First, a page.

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Aaron Miles saw 10 deer on opening day of the gun season before he decided it was time to bag one and go home.

“I decided I was getting cold, so it was time for something to get shot,” said Miles, who was hunting in western Jackson County when he got his six-pointer.

Hunters braved the icy temperatures on opening weekend of Wisconsin’s nine-day gun deer season, but they came home with fewer deer than they did during last year’s two-day span.

More than 615,000 people bought deer licenses to go out hunting, nearly 27,000 of them buying licenses to go out hunting for the first time. Many hunters went out with hopes of getting a deer, knowing that despite extremely cold temperatures, they would make some warm memories.

Though hunters define success in different ways, 110,298 deer were successfully taken and registered Wisconsin during the opening weekend. The tally is based on preliminary call-in numbers collected from registration stations by Department of Natural Resources staff.

Statewide, hunters registered 17.8 percent fewer deer than 2012 In the 18-county Southern District, which includes Dane County, hunters registered 18,627 deer of which 8,682 were bucks (a 32 percent drop from 2012).

“You can’t blame people. It was cold. A lot of hard-core hunters that would normally sit all day — you just couldn’t do it this year,” said Kevin Wallenfang, DNR big game ecologist who is based in Madison. “It was brutal out there.”

The biggest drop came in the number of bucks harvested, a 2 percent dip compared with 2012. Hunters killed 71,989 bucks during the opening weekend in 2012 but just 53,865 this past weekend. The biggest declines were in northern Wisconsin. The drop in Iron County was 61 percent, 47 percent in Florence County and 43 percent in Douglas County.

People can check out the preliminary numbers at http://dnr.wi.gov/files/pdf/Opening_weekend_harvest_2013.pdf.

“Congratulations to all hunters who endured the cold and were able to harvest a deer opening weekend of the nine-day. Though getting a deer is often the ultimate goal, it’s the whole experience of spending time with friends and family, engaging in the traditions, and getting outdoors that makes the hunt so fun, even if a deer is not brought home,” said DNR Secretary Cathy Stepp. “I hope those that weren’t able to get a deer during the season opener will get back out there and enjoy the rest of the days of the season.”

“We saw quite a few new hunters taking part in the traditions this year, with females representing 33 percent of resident First Time Gun Deer licenses sold. With the extremely cold temperatures opening weekend, many of these new hunters had quite the initiation. This makes me even more proud of the stories and the photos being shared with us, showing them having fun whether they got a deer or not.”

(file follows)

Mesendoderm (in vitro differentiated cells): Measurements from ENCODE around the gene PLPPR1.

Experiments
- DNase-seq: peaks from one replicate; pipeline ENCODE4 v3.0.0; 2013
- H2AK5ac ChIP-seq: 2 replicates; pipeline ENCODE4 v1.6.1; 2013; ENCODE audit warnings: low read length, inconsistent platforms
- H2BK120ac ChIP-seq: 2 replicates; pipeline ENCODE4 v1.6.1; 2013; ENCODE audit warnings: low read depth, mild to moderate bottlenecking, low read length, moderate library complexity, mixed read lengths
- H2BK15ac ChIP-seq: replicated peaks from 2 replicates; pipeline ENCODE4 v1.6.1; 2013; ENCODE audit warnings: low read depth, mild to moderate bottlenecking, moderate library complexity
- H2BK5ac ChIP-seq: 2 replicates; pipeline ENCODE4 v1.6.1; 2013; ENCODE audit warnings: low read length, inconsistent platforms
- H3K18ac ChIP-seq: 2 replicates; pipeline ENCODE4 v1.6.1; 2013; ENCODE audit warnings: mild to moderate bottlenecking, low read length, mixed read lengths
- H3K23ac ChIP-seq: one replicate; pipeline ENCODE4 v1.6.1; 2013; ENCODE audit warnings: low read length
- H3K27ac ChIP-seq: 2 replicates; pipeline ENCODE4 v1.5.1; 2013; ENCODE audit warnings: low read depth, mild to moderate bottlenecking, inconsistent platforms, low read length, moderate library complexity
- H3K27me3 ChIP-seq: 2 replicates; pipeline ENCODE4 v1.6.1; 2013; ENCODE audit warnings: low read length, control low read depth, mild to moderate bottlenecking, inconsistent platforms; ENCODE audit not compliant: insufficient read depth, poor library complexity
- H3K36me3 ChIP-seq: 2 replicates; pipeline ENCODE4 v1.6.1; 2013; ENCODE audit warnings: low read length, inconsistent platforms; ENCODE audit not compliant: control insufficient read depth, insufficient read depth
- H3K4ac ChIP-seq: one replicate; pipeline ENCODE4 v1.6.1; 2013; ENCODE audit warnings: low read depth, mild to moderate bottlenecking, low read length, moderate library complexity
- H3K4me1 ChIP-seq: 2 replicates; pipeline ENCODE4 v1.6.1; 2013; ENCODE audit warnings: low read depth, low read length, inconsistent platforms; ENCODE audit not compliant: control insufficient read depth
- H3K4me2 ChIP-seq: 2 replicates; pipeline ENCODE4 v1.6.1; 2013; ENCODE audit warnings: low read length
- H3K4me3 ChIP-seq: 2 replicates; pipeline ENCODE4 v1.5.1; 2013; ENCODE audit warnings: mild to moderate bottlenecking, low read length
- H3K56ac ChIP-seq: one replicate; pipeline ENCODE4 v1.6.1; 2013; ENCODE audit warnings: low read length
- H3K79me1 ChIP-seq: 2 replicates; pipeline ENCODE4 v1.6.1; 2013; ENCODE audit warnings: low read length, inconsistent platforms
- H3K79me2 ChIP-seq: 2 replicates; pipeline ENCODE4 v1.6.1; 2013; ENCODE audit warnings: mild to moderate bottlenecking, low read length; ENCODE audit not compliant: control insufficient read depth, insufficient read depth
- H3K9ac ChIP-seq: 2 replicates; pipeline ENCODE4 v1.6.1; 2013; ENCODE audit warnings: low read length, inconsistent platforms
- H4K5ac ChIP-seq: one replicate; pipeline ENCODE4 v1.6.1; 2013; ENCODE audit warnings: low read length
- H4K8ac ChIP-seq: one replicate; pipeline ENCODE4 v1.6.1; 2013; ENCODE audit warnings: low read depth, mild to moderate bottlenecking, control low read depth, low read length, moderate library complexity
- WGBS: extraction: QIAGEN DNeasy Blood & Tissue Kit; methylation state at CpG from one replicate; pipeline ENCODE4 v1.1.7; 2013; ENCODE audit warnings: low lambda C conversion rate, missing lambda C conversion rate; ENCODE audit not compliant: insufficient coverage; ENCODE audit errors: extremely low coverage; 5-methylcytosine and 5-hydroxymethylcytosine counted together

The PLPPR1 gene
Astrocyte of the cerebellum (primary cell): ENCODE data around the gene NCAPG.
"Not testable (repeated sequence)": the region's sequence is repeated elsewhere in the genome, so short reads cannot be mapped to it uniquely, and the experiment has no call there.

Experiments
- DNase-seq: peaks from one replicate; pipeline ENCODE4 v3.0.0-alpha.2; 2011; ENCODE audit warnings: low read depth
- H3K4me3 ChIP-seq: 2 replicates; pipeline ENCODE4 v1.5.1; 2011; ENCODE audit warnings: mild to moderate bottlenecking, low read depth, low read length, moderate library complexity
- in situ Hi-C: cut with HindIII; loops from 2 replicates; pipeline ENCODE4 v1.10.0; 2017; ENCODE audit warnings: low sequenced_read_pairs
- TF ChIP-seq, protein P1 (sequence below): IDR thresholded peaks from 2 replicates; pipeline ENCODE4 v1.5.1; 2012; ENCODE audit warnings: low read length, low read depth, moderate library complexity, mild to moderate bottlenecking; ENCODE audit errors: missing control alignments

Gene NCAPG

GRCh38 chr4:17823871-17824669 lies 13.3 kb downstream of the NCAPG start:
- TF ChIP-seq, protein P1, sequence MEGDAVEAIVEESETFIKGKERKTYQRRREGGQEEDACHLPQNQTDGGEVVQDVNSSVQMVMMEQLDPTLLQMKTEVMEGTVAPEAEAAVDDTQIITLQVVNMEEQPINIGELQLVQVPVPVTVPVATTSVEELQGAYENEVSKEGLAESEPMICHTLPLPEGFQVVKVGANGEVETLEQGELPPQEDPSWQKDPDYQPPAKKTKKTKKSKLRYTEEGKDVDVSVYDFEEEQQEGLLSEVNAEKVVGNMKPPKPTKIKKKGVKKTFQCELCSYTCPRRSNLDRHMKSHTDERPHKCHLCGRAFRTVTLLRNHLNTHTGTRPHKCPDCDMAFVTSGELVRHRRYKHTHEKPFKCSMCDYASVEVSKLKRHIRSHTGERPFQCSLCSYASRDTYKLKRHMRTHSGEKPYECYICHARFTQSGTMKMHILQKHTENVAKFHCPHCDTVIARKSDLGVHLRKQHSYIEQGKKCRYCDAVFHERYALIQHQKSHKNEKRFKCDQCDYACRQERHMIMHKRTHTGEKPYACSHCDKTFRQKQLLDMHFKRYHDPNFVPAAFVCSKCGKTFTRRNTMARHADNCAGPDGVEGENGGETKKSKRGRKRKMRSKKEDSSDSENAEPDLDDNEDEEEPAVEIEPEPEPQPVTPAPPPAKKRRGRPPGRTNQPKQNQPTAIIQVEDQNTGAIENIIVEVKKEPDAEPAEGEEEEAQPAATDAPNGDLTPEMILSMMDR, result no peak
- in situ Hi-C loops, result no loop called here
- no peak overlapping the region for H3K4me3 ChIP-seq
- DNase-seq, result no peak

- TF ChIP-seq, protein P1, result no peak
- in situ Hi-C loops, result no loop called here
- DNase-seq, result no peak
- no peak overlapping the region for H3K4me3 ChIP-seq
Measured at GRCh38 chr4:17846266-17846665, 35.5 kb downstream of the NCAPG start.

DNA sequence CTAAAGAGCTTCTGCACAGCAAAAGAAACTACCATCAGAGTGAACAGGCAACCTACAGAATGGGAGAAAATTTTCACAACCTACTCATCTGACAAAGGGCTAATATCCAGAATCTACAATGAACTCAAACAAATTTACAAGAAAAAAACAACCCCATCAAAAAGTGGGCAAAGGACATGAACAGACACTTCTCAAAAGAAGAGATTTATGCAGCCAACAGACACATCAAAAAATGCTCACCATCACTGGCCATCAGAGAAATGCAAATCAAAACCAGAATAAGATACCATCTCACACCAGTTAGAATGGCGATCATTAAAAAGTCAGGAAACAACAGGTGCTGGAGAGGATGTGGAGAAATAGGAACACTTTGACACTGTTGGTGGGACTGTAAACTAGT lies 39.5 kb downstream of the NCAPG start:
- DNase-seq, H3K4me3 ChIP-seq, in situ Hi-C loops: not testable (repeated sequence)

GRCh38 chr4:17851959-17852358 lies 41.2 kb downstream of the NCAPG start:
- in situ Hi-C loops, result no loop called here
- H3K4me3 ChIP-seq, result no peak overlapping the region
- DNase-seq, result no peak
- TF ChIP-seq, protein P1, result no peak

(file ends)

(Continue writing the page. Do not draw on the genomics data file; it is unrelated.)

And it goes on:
Most people blamed the weather for the lower rate of success.

“It’s always variable. Once we saw the weather forecast, and we knew it was a late (gun deer season) opener, you kind of assume it wasn’t going to go up a whole lot,” said DNR wildlife biologist Scott Roepke. “It’s probably in most part due to the weather and the late timing of the season.

“A noon Packers game (on Sunday) always pulls people out of the woods, too.”

The DNR said before the season started that the deer population is the highest in 2013 than its been since 2008.

Wallenfang added: “The people that I talked to this weekend — granted a lot of them had deer — but they seemed to be pretty happy with the number of deer they saw. Despite the cold weather, they were enthusiastic.”

Some factors, such as little to no mating activity and remaining corn in fields, contributed to the two-day drop in registrations.

The remaining corn in particular gave way to many more hiding opportunities for deer than in a typical season, Roepke said.

“That gives a lot more hiding opportunities, and hunters don’t really access corn unless they’re doing a drive through it,” he said. “There’s still a fair amount of corn up in the western part of the county.”

Black River Falls’ Tim Luther called it a day after he bagged a buck in private land in the town of Albion about 7:30 a.m. Saturday after a short time in the woods.

He immediately said his experience was “cold” and one of the coldest opening days he remembered.

“It went good. I’m happy,” said Luther, who registered his deer at 4 Seasons Quick Stop. “I got food.”

The cold conditions also led Ryan Stubrud of Alma Center to take a break from his three-hour stint in the woods without a deer and come to 4 Seasons for a cup of coffee.

He said it was “colder than normal” but said he didn’t really mind if he didn’t bag a deer when he returned to an area near Pine Creek.

Hunting is more about relationships with family and friends these days, he said.

“That’s really the main thing,” he said.

The hunt continues through Sunday, and Roepke said hunters should see success if they get out into the woods.

Weather conditions are anticipated to improve over the holiday week, he said.

“If we have decent weather and folks get out there, they could still have a pretty good season around here,” Roepke said. “There’s still plenty of opportunity to get deer.”

Even if people don't get their deer this week, several seasons follow.

The archery season remains open until Jan. 5, 2014, while there is a muzzleloader hunt (Dec. 2-11), a special December antlerless hunt (Dec. 12-15) and a CWD holiday hunt (Dec. 24-Jan. 5).

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